Greensburg Daily News, Greensburg, IN

May 1, 2014

'Mistaken for Strangers' succeeds in unexpected way


Greensburg Daily News

---- — Ryan’s sitting out this week and, with a distinct lack of quality new releases, I dug into the on-demand vault for a recent documentary, “Mistaken for Strangers” (PG-13).

Director Tom Berninger set out to chronicle his brother’s indie-rock band, The National, as they toured their 2010 breakout album “High Violet.”

The film quickly morphs from a rock-doc into an analysis of the complicated relationship between siblings.

I started this film as a fan of The National, and was mildly interested to see the “behind-the-scenes” look at their tour. The band was on the verge of greatness in 2010, and it seemed like an ideal subject for a documentary. However, it’s clear during the first 10 minutes this isn’t what the movie is about.

The film opens in Berninger’s parent’s house in Cincinnati, when we learn that his brother has invited him to go on tour with the band as part of the stage crew. While Berninger’s plan is to make the sort of movie I described, the combination of his incompetence, lack of organization and huge personality derail the project.

The ensuing film oscillates between wildly entertaining antics and awkward, heartbreaking failures. All these ups and downs are experienced through Berninger’s camera lens, as he live-narrates with insecure, charming bluster. The result is fascinating, even if it’s not for everyone.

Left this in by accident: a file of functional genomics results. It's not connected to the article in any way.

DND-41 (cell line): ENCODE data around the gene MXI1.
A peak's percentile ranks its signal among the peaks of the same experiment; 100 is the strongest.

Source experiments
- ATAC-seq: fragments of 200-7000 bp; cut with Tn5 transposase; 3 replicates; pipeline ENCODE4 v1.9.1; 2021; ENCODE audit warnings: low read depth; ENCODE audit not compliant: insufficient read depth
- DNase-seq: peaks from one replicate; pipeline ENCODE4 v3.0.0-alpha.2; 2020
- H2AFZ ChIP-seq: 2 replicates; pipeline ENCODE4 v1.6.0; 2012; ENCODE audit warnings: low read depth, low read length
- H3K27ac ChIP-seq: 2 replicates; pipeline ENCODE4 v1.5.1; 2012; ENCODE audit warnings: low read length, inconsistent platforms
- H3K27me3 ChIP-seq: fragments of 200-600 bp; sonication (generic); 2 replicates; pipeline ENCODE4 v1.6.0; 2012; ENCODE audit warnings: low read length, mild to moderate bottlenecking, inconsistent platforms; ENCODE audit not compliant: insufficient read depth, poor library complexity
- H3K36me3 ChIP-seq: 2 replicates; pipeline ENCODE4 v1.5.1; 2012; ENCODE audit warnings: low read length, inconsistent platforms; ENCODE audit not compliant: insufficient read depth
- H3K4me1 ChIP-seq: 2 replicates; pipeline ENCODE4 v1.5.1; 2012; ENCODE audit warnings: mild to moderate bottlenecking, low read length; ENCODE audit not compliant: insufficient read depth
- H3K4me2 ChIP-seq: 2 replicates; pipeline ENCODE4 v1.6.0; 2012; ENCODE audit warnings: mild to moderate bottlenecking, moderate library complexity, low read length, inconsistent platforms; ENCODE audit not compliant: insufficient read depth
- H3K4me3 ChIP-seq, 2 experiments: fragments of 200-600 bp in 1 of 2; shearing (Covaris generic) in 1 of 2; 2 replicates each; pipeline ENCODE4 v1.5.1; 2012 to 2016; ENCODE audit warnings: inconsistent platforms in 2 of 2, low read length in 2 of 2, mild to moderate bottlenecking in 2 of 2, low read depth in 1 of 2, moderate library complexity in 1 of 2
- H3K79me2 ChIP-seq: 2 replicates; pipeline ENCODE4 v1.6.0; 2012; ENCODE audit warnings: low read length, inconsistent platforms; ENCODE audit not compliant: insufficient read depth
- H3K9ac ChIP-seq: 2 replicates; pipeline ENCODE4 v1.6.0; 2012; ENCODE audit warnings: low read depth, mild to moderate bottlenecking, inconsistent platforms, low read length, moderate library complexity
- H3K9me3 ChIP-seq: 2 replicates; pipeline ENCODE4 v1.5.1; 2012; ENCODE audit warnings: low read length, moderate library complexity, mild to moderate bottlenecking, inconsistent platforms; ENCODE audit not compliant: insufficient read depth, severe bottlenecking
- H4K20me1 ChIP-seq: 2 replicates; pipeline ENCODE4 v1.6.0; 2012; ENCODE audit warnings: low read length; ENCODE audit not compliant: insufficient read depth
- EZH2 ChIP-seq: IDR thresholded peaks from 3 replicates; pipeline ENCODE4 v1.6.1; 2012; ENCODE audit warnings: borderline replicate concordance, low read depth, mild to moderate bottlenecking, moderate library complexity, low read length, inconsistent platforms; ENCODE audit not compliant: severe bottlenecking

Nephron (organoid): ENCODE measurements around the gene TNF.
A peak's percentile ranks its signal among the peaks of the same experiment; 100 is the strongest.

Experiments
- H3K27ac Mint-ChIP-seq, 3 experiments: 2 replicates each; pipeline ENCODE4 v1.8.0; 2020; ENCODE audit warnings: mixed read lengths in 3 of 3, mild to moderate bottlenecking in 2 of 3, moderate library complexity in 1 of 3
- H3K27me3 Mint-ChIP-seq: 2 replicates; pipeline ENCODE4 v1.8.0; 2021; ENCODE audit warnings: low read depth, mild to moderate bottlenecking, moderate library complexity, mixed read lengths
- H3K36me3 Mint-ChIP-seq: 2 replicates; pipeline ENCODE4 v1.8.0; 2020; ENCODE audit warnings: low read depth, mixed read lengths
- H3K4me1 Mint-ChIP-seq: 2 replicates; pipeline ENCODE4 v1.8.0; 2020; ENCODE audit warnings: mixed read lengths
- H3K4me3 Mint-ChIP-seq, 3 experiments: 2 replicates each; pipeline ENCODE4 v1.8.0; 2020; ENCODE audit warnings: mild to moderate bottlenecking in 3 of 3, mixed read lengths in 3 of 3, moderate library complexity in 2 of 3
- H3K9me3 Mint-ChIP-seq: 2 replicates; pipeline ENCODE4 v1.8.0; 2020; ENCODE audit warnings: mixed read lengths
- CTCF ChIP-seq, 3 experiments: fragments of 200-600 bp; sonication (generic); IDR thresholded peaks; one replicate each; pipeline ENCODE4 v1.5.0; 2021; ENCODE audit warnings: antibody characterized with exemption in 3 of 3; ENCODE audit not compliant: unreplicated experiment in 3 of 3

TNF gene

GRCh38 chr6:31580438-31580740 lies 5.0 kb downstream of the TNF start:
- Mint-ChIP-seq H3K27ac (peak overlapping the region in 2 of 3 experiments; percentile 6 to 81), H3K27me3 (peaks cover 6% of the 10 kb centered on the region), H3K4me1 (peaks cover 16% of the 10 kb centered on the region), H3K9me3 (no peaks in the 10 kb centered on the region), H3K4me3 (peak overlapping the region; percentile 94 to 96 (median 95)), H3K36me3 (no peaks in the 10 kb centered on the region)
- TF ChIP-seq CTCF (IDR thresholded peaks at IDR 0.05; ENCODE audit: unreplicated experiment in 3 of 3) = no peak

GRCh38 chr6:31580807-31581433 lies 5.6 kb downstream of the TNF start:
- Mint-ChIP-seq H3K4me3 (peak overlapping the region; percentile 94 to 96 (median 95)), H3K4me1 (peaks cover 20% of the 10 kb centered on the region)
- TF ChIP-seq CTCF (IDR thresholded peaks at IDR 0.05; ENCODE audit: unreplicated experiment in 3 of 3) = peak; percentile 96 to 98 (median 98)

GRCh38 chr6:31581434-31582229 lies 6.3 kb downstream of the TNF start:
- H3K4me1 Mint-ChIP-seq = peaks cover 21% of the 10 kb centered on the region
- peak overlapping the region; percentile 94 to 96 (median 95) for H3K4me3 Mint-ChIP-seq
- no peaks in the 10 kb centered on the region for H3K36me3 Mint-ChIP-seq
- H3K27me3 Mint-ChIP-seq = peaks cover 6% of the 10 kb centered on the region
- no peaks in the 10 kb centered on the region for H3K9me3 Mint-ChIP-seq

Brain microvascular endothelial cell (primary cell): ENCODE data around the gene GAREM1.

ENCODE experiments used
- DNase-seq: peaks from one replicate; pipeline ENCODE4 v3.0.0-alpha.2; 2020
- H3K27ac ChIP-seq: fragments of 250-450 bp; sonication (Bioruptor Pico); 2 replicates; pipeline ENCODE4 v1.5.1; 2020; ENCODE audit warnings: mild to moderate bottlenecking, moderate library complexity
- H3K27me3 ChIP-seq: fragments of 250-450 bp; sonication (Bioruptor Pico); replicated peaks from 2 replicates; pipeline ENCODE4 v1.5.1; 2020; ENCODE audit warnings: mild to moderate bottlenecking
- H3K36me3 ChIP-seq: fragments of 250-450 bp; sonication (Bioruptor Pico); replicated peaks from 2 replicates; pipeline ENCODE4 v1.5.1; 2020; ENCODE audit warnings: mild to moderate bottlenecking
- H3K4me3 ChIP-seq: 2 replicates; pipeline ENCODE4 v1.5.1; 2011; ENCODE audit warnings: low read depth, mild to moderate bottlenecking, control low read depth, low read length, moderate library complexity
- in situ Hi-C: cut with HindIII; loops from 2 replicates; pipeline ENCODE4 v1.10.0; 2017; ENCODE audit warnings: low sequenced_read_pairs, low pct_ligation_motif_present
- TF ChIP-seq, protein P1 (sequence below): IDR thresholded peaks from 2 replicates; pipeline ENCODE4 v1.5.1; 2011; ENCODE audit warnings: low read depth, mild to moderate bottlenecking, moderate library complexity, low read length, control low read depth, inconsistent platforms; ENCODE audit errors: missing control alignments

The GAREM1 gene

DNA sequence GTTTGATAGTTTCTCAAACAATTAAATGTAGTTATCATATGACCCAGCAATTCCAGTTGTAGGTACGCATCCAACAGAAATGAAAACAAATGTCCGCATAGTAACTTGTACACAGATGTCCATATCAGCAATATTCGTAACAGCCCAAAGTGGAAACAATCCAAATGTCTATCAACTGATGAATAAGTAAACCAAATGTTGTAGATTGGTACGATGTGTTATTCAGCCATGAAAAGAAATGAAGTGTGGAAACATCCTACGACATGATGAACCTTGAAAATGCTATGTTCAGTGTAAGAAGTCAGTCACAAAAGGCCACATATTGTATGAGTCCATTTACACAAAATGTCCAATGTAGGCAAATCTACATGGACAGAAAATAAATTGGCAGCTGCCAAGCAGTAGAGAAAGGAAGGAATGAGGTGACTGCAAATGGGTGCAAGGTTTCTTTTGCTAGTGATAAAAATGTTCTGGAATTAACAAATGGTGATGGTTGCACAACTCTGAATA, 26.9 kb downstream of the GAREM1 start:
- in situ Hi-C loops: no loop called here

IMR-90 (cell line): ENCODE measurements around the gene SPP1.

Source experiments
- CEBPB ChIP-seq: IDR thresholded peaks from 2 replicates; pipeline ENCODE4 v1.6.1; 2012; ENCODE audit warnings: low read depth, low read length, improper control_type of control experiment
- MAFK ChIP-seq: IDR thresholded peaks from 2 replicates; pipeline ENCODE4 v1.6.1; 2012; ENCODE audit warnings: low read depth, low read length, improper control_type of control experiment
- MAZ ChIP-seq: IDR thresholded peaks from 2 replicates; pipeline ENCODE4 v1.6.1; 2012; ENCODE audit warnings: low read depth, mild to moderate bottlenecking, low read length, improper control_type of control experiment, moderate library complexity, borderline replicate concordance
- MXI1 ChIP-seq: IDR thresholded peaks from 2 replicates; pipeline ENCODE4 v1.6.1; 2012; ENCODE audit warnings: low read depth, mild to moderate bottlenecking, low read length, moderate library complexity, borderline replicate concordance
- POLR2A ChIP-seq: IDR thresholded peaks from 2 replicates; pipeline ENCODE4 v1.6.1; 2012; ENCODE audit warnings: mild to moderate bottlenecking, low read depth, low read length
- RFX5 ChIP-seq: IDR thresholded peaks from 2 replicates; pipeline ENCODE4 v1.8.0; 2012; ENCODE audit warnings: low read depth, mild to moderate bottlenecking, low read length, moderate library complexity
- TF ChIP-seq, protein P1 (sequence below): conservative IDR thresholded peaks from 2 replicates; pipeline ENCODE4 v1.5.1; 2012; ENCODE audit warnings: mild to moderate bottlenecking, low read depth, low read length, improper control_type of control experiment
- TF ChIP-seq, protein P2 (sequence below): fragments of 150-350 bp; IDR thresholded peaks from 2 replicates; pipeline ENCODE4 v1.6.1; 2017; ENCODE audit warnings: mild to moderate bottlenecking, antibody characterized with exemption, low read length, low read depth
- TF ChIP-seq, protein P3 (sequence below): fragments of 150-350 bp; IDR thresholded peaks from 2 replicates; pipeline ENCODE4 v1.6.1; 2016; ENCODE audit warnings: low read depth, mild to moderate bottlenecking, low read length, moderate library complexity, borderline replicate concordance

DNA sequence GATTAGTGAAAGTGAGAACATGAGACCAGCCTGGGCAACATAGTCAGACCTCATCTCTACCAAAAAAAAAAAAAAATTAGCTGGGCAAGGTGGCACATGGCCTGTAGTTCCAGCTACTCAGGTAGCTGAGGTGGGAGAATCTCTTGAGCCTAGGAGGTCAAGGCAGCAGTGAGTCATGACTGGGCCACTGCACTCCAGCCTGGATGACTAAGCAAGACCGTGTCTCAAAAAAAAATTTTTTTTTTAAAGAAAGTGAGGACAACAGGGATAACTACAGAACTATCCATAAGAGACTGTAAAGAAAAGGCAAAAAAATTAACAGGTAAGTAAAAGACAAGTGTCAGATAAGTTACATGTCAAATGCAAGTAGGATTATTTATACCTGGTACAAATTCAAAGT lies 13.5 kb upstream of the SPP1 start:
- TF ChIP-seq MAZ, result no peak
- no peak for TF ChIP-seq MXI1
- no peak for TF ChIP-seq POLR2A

At this film’s heart is the conflict between an older, well-adjusted, successful sibling and his less-successful, floundering little brother. The best scenes feature filmmaker Tom being confronted by his brother (and lead singer) Matt about not performing his duties as a crew member. It’s immediately clear that Tom doesn’t get it; watching Matt try to artfully navigate the complicated relationship without creating an argument is fantastic.

“Mistaken for Strangers” is categorized as a documentary about a band, but it’s actually something much different. It’s immediately clear that we’re watching a study of how adult siblings interact. The fact the filmmaker doesn’t seem to realize what he’s filming until the end only adds to the intrigue.

We see an enthusiastic (and largely incompetent) filmmaker see his film crash, only to see him piece it back together with a clearer vision.

The unexpected direction of this documentary makes it well worth a final grade of B+.